Except for the U-Scan store checkouts, the vitamin information panel at a local pharmacy and ATMs, I generally don’t like touch devices. It is difficult to get into a mess with the three types mentioned, although some still manage it These devices work well, having appropriately sized screens, large buttons, and reasonably clear labelling.. I have no problem using them and will always use U-Scan in stores.There are no complex procedures, and do not require the user to have fingers like tooth-picks. One has to remember too that they are set up for one task only.
Touch screens start to fall over when there is too much displayed for the size of the screen in use. Smartphones can be really awkward if you need to make changes, and swiping often opens up anything except for the item that you actually want.
This is a Samsung Tab 10.1 and is available running Android 4. if you buy from a computer store, or Windows 8 if you buy from Rogers here in Canada..
The OS shown in the photo is Android 4 and the initial screen is not too bad. Note the useful ‘back’ button at the lower right corner. Along the base of the screen is a too//taskbar with basic functions and the time too.
Why couldn’t Microsoft have done that with Windows 8? Why the desire to completely eliminate the taskbar? I had a few minutes on a Windows 8 tablet yesterday, and there isn’t one, just like there isn’t on the PC versions, and it doesn’t look like Windows 8.1 has a taskbar either unless in desktop mode perhaps.
I also have a big issue with cost. The tablet shown can be bought for around $400 but the Windows 8 version which has more RAM, more storage, a faster processor etc. costs $600, and the top Windows 8 devices cost $1400. A back cover which doubles as an easel stand costs $60 and a keyboard dock complete with touchpad costs $130.
The Android tablet would not be too much use for me, performance probably not much better than my three year old Netbook and no ability for me to load the software that I like to use. The Windows 8 tablet would be much better, but at the prices shown is way beyond what I would ever pay for a device which I would find difficult, just as with my Netbook. I could put together two desktop systems or buy a very good full size laptop for that kind of money.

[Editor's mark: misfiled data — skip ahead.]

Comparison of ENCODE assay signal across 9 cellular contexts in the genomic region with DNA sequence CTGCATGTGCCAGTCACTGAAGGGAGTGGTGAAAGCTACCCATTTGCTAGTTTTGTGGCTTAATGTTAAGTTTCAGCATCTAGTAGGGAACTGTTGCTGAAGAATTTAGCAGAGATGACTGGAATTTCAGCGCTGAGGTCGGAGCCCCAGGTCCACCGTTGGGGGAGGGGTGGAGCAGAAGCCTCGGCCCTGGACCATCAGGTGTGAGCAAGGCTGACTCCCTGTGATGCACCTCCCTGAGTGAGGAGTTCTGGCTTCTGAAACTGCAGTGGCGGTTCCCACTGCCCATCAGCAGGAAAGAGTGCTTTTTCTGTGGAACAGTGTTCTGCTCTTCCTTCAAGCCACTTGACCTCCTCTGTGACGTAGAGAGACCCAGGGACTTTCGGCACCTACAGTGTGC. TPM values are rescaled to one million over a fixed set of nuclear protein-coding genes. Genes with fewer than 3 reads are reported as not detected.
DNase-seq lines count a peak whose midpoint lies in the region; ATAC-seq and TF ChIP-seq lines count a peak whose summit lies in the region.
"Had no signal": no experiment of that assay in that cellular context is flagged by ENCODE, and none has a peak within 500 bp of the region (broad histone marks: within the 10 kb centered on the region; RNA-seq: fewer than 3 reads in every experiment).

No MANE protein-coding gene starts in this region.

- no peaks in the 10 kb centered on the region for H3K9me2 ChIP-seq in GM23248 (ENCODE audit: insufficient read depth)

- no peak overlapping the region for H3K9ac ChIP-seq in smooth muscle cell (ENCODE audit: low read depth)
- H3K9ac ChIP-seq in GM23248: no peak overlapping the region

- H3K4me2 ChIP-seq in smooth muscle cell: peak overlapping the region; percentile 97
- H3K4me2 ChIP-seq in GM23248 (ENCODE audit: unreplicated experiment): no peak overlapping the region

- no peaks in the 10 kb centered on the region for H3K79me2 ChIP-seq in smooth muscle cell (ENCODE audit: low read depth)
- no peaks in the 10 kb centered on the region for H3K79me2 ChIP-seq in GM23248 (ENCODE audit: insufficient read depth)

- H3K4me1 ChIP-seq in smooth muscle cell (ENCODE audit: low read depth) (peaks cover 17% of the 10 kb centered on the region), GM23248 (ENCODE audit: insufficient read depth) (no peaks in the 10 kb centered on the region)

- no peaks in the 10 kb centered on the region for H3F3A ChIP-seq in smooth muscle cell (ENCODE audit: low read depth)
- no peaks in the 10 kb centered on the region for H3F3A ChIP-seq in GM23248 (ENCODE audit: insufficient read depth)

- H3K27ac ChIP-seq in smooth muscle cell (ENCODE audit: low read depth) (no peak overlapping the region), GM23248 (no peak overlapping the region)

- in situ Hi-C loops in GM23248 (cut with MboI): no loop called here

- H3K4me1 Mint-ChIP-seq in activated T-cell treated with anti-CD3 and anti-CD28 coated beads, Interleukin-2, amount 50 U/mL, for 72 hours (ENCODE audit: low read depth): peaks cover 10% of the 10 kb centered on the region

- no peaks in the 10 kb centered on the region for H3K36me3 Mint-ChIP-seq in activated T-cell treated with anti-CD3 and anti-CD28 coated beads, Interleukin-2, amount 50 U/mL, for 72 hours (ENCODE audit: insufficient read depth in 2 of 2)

The only facility that I lose by using a desktop and aging Netbook combination is being able to ‘compute’ in a small space. That’s fine with me because I don’t like confinement. My personal space extends to at least five feet in all directions, and if I can’t get it, I don’t go there.
Next, cloud computing. We have been working with basic cloud computing for years. Remember email? Trouble is that cloud computing is going to cost over and above what we pay out now. It is easy to see why there is a push for tablets and clouds. It’s a mega business with huge potential presently, and there are enough people subscribing to the idea who can’t ever see too far in front.
On the subject of subscribing..
How many of you subscribed to Kinect? I see that it has moved on from being marketed as an interactive gaming device.
Mon, Jun 3 2013 12:49